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Politicos want to break this code

Prominent leaders in the city like RR Patil and Raj Thackeray are fuming over what they feel is the Election Commission's unnecessary zeal in enforcing the model code of conduct

With the BMC elections fast approaching, the state's Election Commission seems to have its hands full -- not in making arrangements for a smooth polling process, but in keeping a watchful eye over errant politicians who seem all-too-ready to violate the code of conduct.

Irked: MNS chief Raj Thackeray. pic/pradeep dhivar

The state election commissioner, retired IAS officer Neela Satyanarayana, is facing the ire of politicians who are quick to take offence after being rapped for or prohibited from attending events. The first leader to pass scathing remarks against her was MNS Chief Raj Thackeray, who questioned the commission's decision to let off Deputy Chief Minister Ajit Pawar after he dishonoured the code recently in Pune. Now, Home Minister R R Patil is saying that the code of conduct is 'crossing its limits'.

Pawar Junior and Patil are not the only leaders who were hauled up for not following the code. The code prevented Chavan from attending the 92nd Akhil Bhartiya Natya Sammelana in Sangli last Saturday.

"Turning down the CM's request, we told him that the district collector of Sangli has conveyed to us that the state government has donated Rs 80 lakh for the sammelana. So I asked him not to be present," Satyanarayana said. "When he sought permission again to attend the event as a spectator, I told him it would not be proper for a person of his stature to attend it merely as a spectator."

Patangrao Kadam, however, invited the ire of the commission as he attended the sammelana as its president, without intimating Satyanarayana of his involvement.

Angry Raj
Meanwhile, Raj Thackeray's remarks have definitely rubbed the commission the wrong way. Satyanarayana reminded him that his party had signed an undertaking during registration, in which it had assured the commission that it would respect it and abide by all the rules set by it. The commission also warned the party of a possible disqualification for his outburst.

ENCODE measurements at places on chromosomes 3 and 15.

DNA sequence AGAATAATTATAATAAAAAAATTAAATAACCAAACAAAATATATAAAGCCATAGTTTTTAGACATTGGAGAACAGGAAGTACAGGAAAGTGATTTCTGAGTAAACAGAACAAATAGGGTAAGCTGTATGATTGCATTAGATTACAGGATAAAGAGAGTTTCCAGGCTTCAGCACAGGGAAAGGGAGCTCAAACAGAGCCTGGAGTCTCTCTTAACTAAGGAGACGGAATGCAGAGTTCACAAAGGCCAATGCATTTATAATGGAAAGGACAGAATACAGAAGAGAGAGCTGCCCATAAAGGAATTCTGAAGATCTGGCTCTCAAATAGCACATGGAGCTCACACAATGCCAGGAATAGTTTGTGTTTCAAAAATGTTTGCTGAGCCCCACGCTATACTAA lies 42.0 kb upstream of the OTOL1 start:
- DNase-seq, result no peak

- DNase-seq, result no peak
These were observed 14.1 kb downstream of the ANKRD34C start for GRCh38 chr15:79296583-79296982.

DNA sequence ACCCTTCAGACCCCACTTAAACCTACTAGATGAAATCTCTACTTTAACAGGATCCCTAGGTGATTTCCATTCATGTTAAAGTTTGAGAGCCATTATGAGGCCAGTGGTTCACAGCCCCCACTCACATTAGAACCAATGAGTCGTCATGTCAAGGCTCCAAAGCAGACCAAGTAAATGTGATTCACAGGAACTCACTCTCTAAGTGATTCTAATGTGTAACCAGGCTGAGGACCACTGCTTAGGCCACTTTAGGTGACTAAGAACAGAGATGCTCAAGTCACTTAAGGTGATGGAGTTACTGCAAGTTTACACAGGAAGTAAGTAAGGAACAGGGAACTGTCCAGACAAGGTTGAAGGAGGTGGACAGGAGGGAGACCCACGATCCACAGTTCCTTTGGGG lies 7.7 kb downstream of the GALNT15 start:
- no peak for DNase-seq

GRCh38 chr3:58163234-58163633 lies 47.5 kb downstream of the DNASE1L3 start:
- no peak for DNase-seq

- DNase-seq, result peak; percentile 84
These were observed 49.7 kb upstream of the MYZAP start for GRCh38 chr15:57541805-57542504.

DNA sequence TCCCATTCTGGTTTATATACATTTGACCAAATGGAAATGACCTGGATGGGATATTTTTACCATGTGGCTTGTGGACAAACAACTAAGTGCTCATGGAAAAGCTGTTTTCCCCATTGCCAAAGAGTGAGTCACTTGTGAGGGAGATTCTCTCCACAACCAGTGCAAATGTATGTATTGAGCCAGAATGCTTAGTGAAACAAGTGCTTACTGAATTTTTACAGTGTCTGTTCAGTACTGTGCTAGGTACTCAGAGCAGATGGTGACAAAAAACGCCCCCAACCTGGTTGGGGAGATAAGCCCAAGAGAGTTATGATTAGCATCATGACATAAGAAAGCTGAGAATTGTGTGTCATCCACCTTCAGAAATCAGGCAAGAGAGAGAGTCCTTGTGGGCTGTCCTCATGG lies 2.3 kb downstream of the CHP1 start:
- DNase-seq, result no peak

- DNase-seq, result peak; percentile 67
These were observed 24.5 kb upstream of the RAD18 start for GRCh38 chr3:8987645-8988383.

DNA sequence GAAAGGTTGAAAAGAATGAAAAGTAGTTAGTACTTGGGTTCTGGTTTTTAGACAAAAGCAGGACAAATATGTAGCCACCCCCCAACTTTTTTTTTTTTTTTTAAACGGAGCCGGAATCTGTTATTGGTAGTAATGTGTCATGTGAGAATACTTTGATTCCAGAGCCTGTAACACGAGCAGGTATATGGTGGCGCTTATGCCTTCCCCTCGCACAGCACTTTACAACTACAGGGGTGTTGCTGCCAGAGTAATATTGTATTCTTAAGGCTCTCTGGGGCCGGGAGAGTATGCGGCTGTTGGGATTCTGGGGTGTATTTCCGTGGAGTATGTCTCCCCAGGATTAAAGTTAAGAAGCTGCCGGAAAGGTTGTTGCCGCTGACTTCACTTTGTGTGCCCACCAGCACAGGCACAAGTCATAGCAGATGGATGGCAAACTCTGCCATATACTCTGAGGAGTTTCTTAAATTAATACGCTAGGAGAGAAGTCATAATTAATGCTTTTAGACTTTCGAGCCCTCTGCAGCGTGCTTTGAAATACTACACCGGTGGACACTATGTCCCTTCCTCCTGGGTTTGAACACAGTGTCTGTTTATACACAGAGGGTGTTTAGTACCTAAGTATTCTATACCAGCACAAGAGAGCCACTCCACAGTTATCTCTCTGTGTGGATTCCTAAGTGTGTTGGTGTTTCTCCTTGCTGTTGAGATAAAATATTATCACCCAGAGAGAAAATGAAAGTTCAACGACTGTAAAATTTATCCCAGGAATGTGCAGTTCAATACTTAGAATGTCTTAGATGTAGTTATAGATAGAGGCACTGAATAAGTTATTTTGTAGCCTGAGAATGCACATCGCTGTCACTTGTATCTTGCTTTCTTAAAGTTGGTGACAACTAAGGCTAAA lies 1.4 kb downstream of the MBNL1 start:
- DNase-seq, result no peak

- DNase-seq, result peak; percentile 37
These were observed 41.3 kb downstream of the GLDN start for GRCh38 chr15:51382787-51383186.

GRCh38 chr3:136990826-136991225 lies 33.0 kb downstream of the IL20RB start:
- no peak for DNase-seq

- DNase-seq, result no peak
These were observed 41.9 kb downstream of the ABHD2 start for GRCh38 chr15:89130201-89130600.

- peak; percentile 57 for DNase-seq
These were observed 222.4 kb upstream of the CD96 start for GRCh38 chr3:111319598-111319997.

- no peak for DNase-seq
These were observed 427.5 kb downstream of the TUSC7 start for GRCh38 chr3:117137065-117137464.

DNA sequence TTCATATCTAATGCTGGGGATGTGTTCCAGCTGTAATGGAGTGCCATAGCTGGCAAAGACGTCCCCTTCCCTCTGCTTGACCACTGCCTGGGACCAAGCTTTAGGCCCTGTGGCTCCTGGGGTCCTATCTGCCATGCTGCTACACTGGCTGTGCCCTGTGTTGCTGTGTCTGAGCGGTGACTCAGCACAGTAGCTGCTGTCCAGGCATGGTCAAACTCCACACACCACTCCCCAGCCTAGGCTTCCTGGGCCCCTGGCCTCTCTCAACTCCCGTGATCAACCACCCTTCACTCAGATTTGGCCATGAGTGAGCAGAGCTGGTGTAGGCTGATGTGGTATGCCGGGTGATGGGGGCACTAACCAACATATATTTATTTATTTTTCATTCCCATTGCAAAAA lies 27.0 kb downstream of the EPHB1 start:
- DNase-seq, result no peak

Reacting to the commission's rap yesterday, Thackeray asked sarcastically if the commission would be as willing to accept his apology as it had been after Pawar violated the code. "The election commission should behave as per its status," the MNS chief said.

"Home Minister R R Patil called me up recently, saying that the code of conduct was crossing its limits. I assured him that this was not to harass anyone, but to conduct the elections in a free and fair manner," maintained Satyanarayana. She also revealed that Patil had told her that the government has certainly made a mistake by enacting laws related to the code of conduct.

"Our conversation could not be completed, and Patil told me he would call me back, but he didn't. I told his private secretary to convey to him that it is not the government that has enacted laws on the code of conduct, but the Election Commission itself," said the irate commissioner.

Chief Secretary Ratnakar Gaikwad and BMC Commissioner Subodh Kumar also met Satyanarayana yesterday. The senior officials' visit to the Commission's office was in connection with a complaint filed by the BJP against a presentation made on the coastal road to the CM. In course of the meeting, they clarified that it was just a presentation, and no policy announcement had been made by the CM. The commission agreed to examine the written report submitted by them. 

No liquor, please
Satyanarayana also expressed concern over the reports that liquor is being distributed to woo voters in the state. "It's agonising to learn that liquor was being distributed among voters by the candidates. Complaints were also being made about voters being sent on pilgrimages," said the commissioner.

Instructions have already been given to seal the state border at entry points into the state from Gujarat, Goa, Madhya Pradesh, Andhra Pradesh, Karnataka and Chhattisgarh.

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